Written by our correspondent Jane Batchelor, based in Bangkok.
JANE is originally from Maghull and moved to
Thailand last year. Her report was sent to us at 3:00 on Thursday. For more
up-to-date information tune your computer into our online radio station.
THAILAND'S southern coastline was shredded like matchsticks in Sunday's catastrophe and the nation is trying to come to terms with the devastation. The death toll is constantly rising from a mere 290 late Sunday evening to nearly 2,000 by Thursday, with the figure for people missing topping 5,000, most of whom are foreigners.
Thai beach front hotels, popular with foreigners and Thais alike including the rich and famous, took the brunt of the 10-foot waves which tore through resorts like bulldozers. The once serene beaches have turned into a place of mourning as the waves which dragged victims out to sea, gradually wash their bodies ashore.
The entire nation is at a loss. The king, a revered figure in the kingdom, lost his grandson in the tsunami who was jet skiing off Ko Lak, the worst affected area. His mother, princess Ubolratana who had escaped the colossal waves with her daughter, spent the entire Sunday night combing the beach until she found her 21-year-old son's body lying helplessly on the sand the next morning.
The nation has reacted to the disaster with compassion and grief. Help lines were set up by the afternoon, Thai TV stations began to include broadcasts in English, a government Internet site with names of the dead and injured appeared by the evening. Aid began to flow to designated areas. Clothes, water, sanitary items, babies' nappies and milk flood TV stations and army depots. TV sets and lights were even left at one aid centre. Soldiers stationed outside aid centres rush to open car doors, take out the goods with a grateful smile and pile them onto trucks designated for the South.
Newspapers have dedicated page after page to the worst disaster ever to hit this country of 62 million people. Embassy numbers, Internet sites, hospitals aid centres are listed day after day.
Thai companies, including the national air carrier, have offered free flights from Phuket to Bangkok. People destitute with no passports have been given documentation to allow them to fly, often for free, back home.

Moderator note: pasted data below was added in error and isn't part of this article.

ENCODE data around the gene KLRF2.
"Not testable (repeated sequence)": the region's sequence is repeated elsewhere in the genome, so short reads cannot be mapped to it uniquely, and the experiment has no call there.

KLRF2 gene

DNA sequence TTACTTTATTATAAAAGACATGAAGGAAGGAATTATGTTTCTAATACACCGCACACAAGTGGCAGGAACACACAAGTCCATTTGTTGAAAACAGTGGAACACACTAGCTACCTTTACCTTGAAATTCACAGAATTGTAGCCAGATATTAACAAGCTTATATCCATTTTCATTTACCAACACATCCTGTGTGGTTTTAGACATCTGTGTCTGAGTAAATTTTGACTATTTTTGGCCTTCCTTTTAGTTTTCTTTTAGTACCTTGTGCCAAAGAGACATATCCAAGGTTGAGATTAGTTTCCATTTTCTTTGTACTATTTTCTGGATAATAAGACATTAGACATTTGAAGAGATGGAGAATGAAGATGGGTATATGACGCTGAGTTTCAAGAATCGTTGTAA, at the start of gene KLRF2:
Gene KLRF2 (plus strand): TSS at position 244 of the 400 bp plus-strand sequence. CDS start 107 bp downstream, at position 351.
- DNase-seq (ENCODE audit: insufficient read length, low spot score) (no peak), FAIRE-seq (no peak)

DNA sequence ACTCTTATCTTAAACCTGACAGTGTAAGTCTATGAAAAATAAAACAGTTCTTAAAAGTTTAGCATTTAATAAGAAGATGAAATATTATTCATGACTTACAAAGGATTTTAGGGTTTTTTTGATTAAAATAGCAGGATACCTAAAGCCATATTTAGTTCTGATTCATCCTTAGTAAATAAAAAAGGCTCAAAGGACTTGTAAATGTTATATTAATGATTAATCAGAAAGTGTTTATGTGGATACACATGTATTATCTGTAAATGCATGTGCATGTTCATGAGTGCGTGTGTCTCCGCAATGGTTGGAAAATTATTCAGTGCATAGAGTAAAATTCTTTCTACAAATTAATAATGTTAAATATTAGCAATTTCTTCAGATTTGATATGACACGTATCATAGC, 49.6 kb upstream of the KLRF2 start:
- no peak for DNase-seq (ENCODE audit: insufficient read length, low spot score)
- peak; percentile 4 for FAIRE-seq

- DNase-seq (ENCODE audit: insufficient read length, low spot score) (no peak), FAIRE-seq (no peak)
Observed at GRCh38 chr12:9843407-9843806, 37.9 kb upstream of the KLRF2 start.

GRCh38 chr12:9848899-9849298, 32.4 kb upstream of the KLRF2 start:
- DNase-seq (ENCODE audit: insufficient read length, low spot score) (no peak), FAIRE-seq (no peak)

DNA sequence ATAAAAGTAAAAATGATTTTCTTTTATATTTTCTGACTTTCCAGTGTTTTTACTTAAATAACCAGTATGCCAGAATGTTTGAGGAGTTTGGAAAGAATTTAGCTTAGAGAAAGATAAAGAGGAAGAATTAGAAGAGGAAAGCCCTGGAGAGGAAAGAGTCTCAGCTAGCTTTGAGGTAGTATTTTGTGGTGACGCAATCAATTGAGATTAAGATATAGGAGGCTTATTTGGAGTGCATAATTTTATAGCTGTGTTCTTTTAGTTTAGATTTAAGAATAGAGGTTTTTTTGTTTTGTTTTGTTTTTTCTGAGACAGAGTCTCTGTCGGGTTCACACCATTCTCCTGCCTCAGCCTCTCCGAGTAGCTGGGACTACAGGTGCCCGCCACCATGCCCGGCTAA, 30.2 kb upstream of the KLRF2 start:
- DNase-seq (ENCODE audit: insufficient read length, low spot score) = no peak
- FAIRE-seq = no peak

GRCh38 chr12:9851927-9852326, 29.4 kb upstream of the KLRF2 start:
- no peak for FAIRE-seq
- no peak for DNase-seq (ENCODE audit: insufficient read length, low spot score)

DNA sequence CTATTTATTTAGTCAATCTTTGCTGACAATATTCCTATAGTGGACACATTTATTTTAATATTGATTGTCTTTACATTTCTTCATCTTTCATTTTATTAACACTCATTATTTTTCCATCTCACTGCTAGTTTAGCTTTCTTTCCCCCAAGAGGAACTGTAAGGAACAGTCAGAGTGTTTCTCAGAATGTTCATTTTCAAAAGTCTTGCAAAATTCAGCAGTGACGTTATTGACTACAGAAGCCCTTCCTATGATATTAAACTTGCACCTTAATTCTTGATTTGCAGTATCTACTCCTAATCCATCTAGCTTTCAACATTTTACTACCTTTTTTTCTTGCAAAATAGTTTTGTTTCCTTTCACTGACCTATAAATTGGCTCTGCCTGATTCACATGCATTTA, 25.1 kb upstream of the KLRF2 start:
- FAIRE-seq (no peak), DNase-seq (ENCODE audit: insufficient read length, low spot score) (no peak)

Volunteers have poured in to assist with medical work, manning Help lines and translation. One German man who had been separated from his girlfriend lay helpless in a Bangkok hospital. Communicating was an issue for the staff at the government-run hospital. A British citizen, who asked not to be named, volunteered to assist the man, who had just had both his legs and his right arm amputated due to the disaster. She contacted the German embassy and the next day an embassy representative and a German who was fluent in Thai were with him. His girlfriend had been located in Dubai, but as to how she got there is still unclear. His company will fly him to Germany for free. And he is beginning to talk about seeing his 11-year-old son and walking with artificial limbs.
New Year celebrations have been cancelled, flags will be flown at half mast for three days and the public have been encouraged to wear black. Three days of mourning, ending December 31 have been declared.
Rescue work down South for people who may be trapped under the debris began Wednesday with workers and dogs sent in from Germany and television stations carry near 24-hour coverage.
The disaster has left a huge scar on everyone's hearts here and people still hold out hope that their loved ones are alive. Many could be; miscommunication and lost records could account for some of the 5,000 missing people.
People affected by the disaster spoke of how the locals offered them everything they could, from clothes and shelter to information. One German girl interviewed on channel 5, who gave her name only as Christine, simply said:- "I couldn't have done this alone. Without the Thai people I would be lost. Without them I wouldn't be here now."